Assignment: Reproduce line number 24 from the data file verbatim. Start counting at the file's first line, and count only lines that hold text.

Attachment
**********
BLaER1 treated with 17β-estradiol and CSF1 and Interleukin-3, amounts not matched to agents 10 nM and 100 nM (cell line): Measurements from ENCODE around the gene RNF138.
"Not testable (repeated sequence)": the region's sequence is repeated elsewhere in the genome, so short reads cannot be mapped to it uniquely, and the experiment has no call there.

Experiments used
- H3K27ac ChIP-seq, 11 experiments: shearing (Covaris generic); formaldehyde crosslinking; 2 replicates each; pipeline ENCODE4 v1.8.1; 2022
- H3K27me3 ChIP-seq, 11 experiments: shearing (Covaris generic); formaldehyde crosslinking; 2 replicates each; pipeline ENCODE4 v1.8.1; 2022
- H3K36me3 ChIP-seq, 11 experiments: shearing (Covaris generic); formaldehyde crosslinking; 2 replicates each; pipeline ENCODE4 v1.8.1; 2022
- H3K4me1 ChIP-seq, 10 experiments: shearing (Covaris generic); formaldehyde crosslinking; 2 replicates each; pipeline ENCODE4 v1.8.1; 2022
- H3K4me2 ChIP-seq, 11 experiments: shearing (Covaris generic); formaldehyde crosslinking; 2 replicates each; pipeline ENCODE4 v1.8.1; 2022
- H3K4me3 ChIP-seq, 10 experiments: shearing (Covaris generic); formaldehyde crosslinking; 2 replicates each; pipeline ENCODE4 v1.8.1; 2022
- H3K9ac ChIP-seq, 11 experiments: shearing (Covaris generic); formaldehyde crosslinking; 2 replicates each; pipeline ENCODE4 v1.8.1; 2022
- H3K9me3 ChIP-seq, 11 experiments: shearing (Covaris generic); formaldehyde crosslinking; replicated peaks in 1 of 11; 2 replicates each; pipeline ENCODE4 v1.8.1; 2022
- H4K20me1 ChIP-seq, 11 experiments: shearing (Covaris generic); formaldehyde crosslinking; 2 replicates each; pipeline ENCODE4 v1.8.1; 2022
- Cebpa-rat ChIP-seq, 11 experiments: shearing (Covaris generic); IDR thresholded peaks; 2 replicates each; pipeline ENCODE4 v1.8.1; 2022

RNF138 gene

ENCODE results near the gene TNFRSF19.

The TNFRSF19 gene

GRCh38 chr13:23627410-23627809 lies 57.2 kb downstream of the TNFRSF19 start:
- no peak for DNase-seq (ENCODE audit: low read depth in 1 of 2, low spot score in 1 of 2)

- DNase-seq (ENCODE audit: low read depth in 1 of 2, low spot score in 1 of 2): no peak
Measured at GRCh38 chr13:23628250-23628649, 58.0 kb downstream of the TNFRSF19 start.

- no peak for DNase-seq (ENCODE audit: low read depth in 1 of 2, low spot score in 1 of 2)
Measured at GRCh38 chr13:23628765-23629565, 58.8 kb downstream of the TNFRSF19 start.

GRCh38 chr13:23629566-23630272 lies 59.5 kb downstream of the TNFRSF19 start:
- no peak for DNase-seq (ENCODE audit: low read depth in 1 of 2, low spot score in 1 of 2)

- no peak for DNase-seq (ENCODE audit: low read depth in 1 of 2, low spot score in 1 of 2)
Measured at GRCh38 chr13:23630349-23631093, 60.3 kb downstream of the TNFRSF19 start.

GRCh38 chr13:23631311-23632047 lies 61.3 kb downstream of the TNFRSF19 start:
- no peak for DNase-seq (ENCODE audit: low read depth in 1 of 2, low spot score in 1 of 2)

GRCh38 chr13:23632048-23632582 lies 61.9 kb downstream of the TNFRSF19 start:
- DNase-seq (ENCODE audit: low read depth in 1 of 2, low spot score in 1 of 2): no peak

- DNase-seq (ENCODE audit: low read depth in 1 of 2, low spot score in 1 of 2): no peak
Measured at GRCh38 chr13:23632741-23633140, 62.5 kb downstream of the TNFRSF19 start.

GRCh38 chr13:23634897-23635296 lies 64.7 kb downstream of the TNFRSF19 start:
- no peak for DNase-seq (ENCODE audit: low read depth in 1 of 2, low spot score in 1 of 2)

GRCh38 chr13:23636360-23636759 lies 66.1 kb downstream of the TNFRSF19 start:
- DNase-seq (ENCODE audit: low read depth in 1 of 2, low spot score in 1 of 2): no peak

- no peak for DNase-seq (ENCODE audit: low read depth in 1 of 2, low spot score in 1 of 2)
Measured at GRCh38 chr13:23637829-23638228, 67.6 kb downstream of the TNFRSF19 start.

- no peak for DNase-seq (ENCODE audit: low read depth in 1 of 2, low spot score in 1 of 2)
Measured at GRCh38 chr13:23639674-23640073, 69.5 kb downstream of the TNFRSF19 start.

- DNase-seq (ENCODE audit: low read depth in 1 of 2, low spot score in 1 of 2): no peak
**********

- no peak for DNase-seq (ENCODE audit: low read depth in 1 of 2, low spot score in 1 of 2)